Critique of Psychoanalytic Reason: Studies in Lacanian Theory and Practice (Paperback)
The highly arcane "wisdom" produced by the French psychoanalyst Jacques Lacan is either endlessly regurgitated and recited as holy writ by his numerous acolytes, or radically dismissed as unpalatable nonsense by his equally countless detractors. Contrary to these common, strictly antagonistic yet uniformly uncritical practices, this book offers a meticulous critique of some key theoretical and clinical aspects of Lacan's expansive oeuvre, testing their consistency, examining their implications, and investigating their significance.
In nine interrelated chapters, the book highlights both the flaws and the strengths of Lacan's ideas, in areas of investigation that are as crucial as they are contentious, within as well as outside psychoanalysis. Drawing on a vast range of source materials, including many unpublished archival documents, it teases out controversial issues such as money, organisational failure, and lighthearted, "gay" thinking, and it relies on the highest standards of scholarly excellence to develop its arguments. At the same time, the book does not presuppose any prior knowledge of Lacanian psychoanalysis on the part of the reader, but allows its readership to indulge in the joys of in-depth critical analysis, trans-disciplinary creative thinking, and persistent questioning.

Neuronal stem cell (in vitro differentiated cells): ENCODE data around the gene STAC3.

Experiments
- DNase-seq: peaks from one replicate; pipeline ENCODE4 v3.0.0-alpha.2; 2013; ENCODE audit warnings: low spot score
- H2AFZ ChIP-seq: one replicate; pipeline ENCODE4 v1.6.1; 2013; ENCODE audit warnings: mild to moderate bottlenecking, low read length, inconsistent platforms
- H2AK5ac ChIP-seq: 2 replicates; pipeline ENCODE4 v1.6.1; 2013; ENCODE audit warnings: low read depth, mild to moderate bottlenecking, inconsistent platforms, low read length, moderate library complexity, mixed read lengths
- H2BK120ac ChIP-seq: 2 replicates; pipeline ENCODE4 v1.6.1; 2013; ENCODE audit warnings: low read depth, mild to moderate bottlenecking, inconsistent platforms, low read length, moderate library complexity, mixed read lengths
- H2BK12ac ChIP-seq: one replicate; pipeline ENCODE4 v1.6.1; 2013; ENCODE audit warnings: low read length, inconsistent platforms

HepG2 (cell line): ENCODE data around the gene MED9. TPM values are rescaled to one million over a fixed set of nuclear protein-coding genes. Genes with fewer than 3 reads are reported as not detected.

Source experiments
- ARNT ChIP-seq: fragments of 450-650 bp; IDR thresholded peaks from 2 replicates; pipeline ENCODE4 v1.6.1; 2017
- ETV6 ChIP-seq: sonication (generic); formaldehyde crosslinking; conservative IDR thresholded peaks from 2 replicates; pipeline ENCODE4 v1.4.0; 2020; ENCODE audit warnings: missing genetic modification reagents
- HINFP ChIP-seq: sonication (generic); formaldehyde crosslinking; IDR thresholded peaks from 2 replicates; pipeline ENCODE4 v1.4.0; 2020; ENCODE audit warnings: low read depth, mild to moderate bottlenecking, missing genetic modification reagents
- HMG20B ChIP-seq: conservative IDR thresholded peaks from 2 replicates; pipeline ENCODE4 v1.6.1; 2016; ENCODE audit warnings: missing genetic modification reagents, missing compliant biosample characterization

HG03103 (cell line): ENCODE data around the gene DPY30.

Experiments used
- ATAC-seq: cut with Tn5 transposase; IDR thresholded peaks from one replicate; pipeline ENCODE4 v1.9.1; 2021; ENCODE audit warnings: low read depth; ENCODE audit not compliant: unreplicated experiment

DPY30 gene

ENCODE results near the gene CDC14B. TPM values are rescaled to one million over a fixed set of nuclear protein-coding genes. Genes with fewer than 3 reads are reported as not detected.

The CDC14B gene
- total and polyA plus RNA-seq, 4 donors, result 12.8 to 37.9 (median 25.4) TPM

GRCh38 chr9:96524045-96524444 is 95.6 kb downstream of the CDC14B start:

This book will appeal to researchers and students alike in psychoanalytic studies and philosophy, as well as all those interested in French theory and the history of ideas.